The unaffordability means a lot of turnover at fast food, retail work, and even jobs that require some skills that don't pay enough to live here like teachers, and welders that even with the good pay they receive, is still not even close to being able to buy a new home here and that is shocking if you think about it. So basically only people that are in reach of a home, are professionals, or are in high end management positions and make close to $100,000 a year are the ones that are able to afford that $600,000 house.


Here are some links, this one is just crazy. So if you put only 10 percent down ( most people do) for a $589,900 home which will get you a decent small house in say the college area, you need to make $132,466 a year!! San Diego is actually more expensive to live in and to buy a home in than NYC and L.A. once you factor in the lower wages here, and the amount of money you need to qualify for a mortgage.

The salary you must earn to buy a home in 27 metros


This article is a couple of years old, but it gives you an idea how much one has to make to afford close to a $500,000 home. Which is only $5,000 off from the current median price for a home in SD as in August.

The salary you need to afford a median home in San Diego. | SanDiegoUnionTribune.com

For someone to afford just the median price for a $483,000 home in SD, you need to make at least $98,534 a year! That's just the average. Most homes in SD now are way over $500,000 mark. In average suburban SD neighborhoods that are of older stock like in San Carlos, prices for homes there are at least $650,000-900,000!!! That is La Jolla esq pricing circa 2005! Might as well pay a 1.5 mill for a condo near the beach.

And we wonder why the homeless population has skyrocketed.



It's unbelievable, SD that is.
Minus the racist rant part that is a fairly accurate assessment. I do believe a lot of who is buying up these properties are foreign investors and they rent them or let them sit idle. There are a lot of cash transactions and that's hard to compete with.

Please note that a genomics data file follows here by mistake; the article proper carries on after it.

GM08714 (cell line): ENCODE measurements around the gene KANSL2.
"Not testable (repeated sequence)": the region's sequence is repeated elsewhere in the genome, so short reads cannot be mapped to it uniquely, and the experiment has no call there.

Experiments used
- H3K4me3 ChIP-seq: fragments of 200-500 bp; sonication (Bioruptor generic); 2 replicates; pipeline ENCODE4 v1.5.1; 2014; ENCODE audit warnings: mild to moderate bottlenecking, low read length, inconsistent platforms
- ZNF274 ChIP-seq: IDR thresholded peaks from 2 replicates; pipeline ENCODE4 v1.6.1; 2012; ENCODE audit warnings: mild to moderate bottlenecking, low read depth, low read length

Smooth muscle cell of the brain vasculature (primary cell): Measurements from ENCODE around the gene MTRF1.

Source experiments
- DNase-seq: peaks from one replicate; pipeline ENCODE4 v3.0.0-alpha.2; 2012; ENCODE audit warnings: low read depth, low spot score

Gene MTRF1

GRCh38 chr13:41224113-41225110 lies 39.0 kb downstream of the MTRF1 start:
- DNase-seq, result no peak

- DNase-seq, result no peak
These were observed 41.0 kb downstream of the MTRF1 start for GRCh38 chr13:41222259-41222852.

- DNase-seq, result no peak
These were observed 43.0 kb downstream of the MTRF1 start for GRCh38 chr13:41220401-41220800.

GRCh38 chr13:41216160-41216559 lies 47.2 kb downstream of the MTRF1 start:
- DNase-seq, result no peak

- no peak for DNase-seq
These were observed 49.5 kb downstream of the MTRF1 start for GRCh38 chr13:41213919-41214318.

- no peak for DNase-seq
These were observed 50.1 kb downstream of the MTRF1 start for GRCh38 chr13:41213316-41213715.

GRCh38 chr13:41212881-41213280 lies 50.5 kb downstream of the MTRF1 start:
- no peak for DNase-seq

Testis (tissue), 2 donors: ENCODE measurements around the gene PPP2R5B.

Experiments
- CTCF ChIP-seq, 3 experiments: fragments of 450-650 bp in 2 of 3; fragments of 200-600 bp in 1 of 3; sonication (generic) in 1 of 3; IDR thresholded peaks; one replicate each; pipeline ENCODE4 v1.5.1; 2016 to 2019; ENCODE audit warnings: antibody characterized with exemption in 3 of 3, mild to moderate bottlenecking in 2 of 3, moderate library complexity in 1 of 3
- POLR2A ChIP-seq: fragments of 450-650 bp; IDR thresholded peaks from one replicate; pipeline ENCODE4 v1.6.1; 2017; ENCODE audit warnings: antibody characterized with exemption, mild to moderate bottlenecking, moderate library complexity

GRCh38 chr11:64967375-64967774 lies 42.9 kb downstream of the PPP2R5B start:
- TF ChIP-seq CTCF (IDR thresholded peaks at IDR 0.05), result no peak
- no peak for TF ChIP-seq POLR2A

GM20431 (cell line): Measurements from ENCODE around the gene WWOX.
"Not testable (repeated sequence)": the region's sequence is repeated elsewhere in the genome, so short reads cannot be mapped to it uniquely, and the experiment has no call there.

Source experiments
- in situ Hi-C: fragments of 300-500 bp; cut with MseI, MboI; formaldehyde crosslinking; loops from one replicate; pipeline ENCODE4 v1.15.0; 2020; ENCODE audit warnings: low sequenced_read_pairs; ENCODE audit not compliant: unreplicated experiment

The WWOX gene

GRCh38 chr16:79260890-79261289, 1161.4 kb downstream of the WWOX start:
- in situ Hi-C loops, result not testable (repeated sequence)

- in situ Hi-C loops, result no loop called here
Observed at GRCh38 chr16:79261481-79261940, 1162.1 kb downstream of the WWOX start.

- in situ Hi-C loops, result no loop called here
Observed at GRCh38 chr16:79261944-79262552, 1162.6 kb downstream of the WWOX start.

People are slowly starting to realize they aren't entitled to live wherever they want.
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Old 09-01-2016, 09:20 AM
 
321 posts, read 259,008 times
Reputation: 342
Quote:
Originally Posted by I Love OC View Post
LA's gentrification is pushing its low lifes out to Lancaster/Palmdale area.
People who get priced out of an area aren't low lifes. They're just folks struggling income wise and see better opportunity elsewhere.


Quote:
Originally Posted by sdlife619 View Post
As more and more idiot hipsters and yuppies keep buying up those dinky bungalows or craftsman homes for 500,000 and up in a semi-urban area like North Park...
Similarly, people who buy in NP aren't idiots although I concede they may be young urban professionals.

In both cases folks are trying to do what's best for them with the resources they have.


In terms of migration, I haven't seen any study specific to san diego, but at the state level folks are moving to other western states + texas.

California's high housing costs drive out poor, middle-income workers - LA Times

I'd be surprised if it were any different in SD (assuming you exclude military moves).
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Old 09-01-2016, 09:34 AM
 
Location: San Diego
39,662 posts, read 35,493,150 times
Reputation: 23966
Quote:
Originally Posted by snpdragr View Post
People who get priced out of an area aren't low lifes. They're just folks struggling income wise and see better opportunity elsewhere.




Similarly, people who buy in NP aren't idiots although I concede they may be young urban professionals.

In both cases folks are trying to do what's best for them with the resources they have.


In terms of migration, I haven't seen any study specific to san diego, but at the state level folks are moving to other western states + texas.

California's high housing costs drive out poor, middle-income workers - LA Times

I'd be surprised if it were any different in SD (assuming you exclude military moves).
Yep, I would hardly call this group "losers". According to the Census data from 2007 to 2013, one of the largest groups of workers leaving California was those who had more than a high school diploma but less than a bachelor's degree.

Sounds to me like the ones left being able to afford to buy here fall under the category "successful" aka "winners". Being one of the losers(myself) that put themselves through school to get a degree, it was one of the hardest times of my life. Work all day and go to school at night is not easy.
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Old 09-01-2016, 09:59 AM
 
Location: San Diego
10 posts, read 9,734 times
Reputation: 15
Quote:
Originally Posted by RosieSD View Post
f you're looking for a 3500 square foot home in mint condition built in the last 5 years on an acre lot in a "top" school district that's near the beach, a short drive from work, and also walkable to stores and restaurants for under $300,000 here, you're probably going to be looking for a long time.
That is a unicorn. :-)